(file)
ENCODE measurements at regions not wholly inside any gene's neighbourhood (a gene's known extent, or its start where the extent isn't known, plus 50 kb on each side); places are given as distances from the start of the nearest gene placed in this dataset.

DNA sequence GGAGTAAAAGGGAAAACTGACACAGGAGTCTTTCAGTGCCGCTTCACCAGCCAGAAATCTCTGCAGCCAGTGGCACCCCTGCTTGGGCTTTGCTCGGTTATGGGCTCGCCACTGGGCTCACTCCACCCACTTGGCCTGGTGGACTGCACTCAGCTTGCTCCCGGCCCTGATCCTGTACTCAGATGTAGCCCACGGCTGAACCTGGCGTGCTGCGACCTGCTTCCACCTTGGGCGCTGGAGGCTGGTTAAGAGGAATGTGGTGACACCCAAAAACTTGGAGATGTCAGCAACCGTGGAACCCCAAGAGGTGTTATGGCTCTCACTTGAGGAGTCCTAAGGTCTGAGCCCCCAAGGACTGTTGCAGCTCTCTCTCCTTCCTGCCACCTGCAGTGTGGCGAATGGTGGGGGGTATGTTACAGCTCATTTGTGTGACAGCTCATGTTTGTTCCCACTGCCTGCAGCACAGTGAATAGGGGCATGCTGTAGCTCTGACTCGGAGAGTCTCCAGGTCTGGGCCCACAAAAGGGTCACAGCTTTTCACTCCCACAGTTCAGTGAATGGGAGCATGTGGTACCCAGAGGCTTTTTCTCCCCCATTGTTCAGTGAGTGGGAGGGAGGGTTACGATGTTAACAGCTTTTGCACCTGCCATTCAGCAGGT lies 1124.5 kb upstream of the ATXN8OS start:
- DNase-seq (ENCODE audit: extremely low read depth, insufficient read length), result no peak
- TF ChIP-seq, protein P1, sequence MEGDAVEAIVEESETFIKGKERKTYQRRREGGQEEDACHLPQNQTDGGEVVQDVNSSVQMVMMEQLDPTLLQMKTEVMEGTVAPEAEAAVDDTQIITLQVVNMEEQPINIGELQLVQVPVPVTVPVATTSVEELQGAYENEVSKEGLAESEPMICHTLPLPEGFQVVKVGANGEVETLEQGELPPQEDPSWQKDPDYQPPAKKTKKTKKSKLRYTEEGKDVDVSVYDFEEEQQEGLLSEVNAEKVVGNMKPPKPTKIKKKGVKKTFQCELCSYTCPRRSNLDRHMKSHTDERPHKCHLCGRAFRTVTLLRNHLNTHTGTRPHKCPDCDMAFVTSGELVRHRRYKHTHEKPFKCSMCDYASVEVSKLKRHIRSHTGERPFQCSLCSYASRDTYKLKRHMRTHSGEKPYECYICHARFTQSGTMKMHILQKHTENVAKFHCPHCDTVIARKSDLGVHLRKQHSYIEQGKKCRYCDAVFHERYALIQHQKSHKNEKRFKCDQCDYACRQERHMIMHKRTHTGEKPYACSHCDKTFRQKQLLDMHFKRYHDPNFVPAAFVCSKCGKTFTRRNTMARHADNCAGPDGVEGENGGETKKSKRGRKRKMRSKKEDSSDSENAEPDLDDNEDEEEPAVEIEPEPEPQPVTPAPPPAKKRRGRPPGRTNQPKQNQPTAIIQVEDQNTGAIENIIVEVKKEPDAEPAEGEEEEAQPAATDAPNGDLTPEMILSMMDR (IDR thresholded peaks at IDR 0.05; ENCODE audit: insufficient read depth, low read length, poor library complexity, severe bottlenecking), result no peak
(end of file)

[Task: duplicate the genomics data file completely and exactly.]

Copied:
ENCODE measurements at regions not wholly inside any gene's neighbourhood (a gene's known extent, or its start where the extent isn't known, plus 50 kb on each side); places are given as distances from the start of the nearest gene placed in this dataset.

DNA sequence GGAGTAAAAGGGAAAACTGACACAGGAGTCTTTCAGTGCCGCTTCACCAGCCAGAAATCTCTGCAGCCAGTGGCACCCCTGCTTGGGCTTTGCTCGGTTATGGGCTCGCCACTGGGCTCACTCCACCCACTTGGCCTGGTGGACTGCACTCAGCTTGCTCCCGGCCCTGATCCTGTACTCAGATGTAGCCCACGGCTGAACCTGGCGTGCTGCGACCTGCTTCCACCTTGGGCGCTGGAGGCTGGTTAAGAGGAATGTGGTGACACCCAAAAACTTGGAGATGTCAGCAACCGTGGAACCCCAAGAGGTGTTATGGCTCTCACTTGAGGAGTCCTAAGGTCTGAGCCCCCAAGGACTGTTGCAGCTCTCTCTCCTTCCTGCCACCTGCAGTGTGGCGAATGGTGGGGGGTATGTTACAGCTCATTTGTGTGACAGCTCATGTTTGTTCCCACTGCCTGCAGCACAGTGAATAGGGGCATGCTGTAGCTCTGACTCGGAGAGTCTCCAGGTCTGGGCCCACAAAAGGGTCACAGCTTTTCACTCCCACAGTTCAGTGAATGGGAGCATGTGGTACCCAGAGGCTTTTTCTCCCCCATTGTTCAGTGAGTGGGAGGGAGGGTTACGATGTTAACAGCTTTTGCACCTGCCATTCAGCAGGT lies 1124.5 kb upstream of the ATXN8OS start:
- DNase-seq (ENCODE audit: extremely low read depth, insufficient read length), result no peak
- TF ChIP-seq, protein P1, sequence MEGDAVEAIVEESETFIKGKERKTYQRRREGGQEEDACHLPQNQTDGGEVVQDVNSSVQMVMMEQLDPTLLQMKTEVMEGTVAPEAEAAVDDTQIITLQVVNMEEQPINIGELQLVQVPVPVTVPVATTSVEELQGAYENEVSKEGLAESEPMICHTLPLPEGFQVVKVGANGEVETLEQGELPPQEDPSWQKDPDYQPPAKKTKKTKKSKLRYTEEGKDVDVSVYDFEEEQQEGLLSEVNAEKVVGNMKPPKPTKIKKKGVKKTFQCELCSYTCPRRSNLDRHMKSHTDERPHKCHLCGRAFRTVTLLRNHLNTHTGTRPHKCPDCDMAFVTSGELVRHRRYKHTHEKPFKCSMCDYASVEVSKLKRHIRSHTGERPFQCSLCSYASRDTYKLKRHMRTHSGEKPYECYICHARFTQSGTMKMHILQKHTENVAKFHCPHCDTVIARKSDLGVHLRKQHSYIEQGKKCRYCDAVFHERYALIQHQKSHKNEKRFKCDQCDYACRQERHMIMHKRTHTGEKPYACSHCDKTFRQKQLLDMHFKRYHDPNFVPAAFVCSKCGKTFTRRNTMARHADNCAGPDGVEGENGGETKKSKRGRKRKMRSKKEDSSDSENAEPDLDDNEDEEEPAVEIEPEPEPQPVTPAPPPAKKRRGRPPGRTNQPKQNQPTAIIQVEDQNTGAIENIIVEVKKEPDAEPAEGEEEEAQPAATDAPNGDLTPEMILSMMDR (IDR thresholded peaks at IDR 0.05; ENCODE audit: insufficient read depth, low read length, poor library complexity, severe bottlenecking), result no peak